Last April, Google announced an agreement to purchase the assets to the iProvo municipal fiber network. It was subsequently announced that Google’s purchase price for the troubled network was one dollar. The network would revert back to the city if Google doesn’t complete its upgrades within 7 years.

Barring that unlikely event, however, it is Google — not the city of Provo — that now owns iProvo. Additionally, Google’s fiber network follows the closed internet service provider model. That means that competing internet companies are not permitted to offer Gigabit services over Google Fiber’s lines.

By contrast, the proposed Macquarie-UTOPIA deal would put Macquarie in the business of designing, building and operating a wholesale fiber network. But Macquarie also would allow competing companies to offer Gigabit services. Also, at the conclusion of the 30-year leasehold, the 11 UTOPIA cities would retain ownership of their respective Gigabit Networks.

The other two models discussed at the Austin event elaborated on other variations of utility financing.

Reversing the RFP Process

The Mississippi-based telecommunications company C Spire Fiber has a 4,000-mile fiber network throughout the state, and has provided a range of transport services for wireless backhaul communications and others since 2006, said Greg Logan, senior vice president at the company.

In 2011, seeking to further exploit its fiber resources, C Spire began offering connectivity for small- and medium-sized businesses. In September 2013 it decided to “turn it up a notch” and issue a “reverse RFP” for Mississippi cities to build Gigabit Networks.

In other words, instead of waiting for cities to come hire them, C Spire said that it would build network in any cities that responded to its “reverse RFP” and met its selection criteria. Of the applicant cities, nine were selected.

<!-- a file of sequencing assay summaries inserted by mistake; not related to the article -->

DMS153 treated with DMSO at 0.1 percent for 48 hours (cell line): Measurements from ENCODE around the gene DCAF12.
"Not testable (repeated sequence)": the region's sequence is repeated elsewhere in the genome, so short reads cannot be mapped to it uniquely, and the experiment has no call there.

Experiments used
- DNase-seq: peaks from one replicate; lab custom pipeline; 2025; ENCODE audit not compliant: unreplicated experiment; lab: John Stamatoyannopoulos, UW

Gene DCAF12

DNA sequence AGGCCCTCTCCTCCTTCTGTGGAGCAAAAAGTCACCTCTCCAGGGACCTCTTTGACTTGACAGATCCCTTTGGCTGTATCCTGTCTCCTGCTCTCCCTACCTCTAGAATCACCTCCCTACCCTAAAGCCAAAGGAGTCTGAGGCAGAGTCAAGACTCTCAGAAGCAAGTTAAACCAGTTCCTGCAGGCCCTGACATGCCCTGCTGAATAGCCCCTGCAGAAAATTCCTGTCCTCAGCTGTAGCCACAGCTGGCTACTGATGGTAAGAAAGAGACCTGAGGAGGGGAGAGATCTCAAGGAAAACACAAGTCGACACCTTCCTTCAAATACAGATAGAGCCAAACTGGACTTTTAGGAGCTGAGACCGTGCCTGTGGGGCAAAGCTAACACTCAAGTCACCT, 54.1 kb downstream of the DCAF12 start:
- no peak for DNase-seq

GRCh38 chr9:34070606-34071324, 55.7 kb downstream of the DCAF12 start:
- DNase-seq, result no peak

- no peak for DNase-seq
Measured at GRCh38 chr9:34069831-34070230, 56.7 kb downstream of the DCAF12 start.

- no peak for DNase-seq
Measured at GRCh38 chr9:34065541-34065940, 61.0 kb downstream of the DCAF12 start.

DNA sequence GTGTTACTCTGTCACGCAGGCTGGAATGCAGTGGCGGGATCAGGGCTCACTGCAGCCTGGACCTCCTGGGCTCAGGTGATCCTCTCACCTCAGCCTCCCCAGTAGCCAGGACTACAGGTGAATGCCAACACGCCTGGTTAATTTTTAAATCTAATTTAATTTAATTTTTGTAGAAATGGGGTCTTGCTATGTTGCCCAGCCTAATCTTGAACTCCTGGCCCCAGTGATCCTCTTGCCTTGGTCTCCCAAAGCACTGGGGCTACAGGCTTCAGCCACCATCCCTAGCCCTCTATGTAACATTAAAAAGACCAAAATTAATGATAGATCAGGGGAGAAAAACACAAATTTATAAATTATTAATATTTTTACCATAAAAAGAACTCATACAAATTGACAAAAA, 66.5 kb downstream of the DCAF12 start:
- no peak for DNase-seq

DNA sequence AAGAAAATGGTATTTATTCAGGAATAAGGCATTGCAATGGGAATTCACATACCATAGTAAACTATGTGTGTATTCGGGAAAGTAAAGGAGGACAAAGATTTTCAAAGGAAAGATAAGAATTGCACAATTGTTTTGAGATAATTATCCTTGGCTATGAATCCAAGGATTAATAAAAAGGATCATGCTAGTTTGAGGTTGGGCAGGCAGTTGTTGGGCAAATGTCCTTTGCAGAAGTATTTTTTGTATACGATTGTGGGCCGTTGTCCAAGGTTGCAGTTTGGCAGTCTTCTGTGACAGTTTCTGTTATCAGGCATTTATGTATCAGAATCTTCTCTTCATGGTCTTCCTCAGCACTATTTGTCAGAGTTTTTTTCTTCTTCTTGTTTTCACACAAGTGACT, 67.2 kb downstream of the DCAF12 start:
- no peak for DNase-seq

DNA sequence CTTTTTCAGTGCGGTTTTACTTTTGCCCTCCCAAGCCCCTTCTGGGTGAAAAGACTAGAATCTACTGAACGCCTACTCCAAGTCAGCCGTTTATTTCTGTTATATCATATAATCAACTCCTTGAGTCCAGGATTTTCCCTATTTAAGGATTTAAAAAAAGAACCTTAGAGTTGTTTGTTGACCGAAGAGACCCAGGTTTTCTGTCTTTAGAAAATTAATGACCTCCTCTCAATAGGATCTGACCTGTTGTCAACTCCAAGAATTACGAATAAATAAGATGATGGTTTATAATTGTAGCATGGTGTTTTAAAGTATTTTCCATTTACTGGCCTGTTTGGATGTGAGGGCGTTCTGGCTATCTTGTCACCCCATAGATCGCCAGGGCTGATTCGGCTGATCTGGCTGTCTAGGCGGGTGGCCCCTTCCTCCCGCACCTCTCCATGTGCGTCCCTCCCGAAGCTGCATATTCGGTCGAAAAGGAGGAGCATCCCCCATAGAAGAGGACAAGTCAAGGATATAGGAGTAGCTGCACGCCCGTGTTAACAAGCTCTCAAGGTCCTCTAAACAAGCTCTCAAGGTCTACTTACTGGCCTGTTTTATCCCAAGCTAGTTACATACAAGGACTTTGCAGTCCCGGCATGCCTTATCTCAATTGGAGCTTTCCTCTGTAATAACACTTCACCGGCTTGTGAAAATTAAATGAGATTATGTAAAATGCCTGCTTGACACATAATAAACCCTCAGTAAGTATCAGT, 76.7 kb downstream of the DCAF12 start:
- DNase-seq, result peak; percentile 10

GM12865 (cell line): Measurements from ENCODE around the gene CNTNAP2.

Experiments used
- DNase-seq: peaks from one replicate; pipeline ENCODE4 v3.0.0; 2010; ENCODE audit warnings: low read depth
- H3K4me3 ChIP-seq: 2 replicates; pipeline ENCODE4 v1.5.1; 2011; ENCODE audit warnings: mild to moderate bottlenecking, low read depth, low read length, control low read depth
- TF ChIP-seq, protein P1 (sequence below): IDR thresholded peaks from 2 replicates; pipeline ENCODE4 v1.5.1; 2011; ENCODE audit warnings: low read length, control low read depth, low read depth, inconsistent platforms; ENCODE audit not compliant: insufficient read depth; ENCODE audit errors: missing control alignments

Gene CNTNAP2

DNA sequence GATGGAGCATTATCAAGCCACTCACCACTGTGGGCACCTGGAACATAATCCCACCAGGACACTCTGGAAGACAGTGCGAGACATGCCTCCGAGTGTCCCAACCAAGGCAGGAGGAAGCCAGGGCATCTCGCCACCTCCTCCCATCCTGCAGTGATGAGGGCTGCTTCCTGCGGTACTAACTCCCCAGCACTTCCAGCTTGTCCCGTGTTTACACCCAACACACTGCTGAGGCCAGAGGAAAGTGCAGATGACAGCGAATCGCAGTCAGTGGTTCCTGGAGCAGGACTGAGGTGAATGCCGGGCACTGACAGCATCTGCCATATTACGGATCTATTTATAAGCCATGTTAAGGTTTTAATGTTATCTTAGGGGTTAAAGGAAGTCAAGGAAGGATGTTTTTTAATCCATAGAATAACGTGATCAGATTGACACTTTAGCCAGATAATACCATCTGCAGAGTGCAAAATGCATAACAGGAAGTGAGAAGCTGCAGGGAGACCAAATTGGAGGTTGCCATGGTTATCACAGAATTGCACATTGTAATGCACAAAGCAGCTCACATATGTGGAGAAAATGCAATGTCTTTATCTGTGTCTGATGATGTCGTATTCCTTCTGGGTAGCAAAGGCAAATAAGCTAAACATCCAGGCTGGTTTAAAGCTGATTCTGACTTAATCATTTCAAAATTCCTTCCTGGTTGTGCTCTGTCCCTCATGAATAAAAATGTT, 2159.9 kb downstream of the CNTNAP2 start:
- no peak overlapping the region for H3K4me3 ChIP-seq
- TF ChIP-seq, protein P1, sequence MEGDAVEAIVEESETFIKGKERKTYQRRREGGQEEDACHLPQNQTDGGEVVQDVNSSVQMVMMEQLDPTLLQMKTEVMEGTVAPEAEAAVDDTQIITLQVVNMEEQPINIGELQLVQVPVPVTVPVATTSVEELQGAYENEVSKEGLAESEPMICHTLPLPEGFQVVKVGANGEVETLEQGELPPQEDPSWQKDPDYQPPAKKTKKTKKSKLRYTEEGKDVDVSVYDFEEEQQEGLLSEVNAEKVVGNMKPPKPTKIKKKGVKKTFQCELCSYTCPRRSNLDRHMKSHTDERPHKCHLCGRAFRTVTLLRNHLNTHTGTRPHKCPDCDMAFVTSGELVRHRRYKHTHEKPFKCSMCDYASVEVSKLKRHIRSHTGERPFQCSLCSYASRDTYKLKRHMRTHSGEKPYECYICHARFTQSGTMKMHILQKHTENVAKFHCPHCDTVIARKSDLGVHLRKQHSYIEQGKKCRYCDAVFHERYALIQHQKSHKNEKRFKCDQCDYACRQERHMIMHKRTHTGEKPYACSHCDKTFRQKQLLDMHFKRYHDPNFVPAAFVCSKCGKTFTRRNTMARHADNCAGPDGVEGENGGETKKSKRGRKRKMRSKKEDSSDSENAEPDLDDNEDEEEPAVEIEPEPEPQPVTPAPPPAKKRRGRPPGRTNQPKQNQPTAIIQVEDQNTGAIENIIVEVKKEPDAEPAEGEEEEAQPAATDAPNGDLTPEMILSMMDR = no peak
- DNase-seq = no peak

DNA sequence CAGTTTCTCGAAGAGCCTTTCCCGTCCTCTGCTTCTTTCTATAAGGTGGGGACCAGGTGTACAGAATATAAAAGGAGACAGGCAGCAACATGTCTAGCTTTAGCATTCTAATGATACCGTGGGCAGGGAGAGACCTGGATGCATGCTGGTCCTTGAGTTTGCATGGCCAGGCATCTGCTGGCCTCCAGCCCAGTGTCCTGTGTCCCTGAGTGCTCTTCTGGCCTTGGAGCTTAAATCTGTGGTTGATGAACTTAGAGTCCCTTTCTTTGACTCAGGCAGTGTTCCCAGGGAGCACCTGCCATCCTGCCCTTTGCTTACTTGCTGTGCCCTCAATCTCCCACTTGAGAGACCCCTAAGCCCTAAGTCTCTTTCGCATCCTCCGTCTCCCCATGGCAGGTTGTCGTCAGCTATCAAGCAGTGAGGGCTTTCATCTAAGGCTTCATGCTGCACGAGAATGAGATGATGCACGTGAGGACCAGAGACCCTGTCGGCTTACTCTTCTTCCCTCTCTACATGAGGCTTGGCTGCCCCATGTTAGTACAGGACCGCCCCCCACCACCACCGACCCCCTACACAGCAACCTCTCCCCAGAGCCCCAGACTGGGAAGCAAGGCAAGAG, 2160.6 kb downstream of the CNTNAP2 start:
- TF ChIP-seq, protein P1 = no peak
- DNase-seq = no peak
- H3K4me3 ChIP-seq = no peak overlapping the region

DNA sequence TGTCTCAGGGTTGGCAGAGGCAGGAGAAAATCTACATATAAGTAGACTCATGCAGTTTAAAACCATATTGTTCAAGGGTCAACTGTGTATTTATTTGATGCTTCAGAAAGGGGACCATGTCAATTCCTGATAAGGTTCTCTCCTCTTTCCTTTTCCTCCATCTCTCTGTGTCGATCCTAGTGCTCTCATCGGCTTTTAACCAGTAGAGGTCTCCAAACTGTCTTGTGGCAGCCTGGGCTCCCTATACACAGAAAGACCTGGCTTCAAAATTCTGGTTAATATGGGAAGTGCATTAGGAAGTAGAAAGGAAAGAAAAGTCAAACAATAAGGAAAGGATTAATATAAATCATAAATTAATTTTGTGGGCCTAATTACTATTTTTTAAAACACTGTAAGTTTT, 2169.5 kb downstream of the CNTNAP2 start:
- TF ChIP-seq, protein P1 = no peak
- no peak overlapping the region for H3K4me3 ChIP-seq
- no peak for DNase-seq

“In our discussions, a few key elements emerged: we did not ask for capital, we did not ask for conduit, we did not ask for [access to telephone] poles” to put fiber infrastructure, said Logan. Rather, “we did ask for a fast-track permitting” in order to locate fiber infrastructure. Under their agreements, permitting issues must be resolved within a total of 30 days.

As part of its interactions with the nine cities, C Spire has prepared maps of “fiberhoods” — much as Google Fiber has done in Kansas City, and now in Provo — and shared those with city managers and city leaders.

“We needed to maintain those communities of interest as best we could,” said Logan. “The municipalities are committed to being very active in helping to identify champions, signups and registrations on the web site. We have been there to engage and to help them.”

In other words, he said, in a very real way it was the cities that took ownership for the networks that C Spire nudged them on to build.

A ‘Sahara Desert’ for Bandwidth

In College Station, it was an emerging core of technology companies and their employees that evidenced demand for Gigabit Networks, recounted James Benham, CEO of JB Knowledge Technologies.

Benham’s company,which specializes in enterprise application and database development for the construction and insurance industries, wasn’t getting the bandwidth that it needed from existing telecommunications carriers.

“We were frustrated in College Station,” Benham recounted. “It is a fascinating and great place, but the equivalent of the Sahara Desert [for bandwidth.] My software and technical people didn’t want to stay around town.”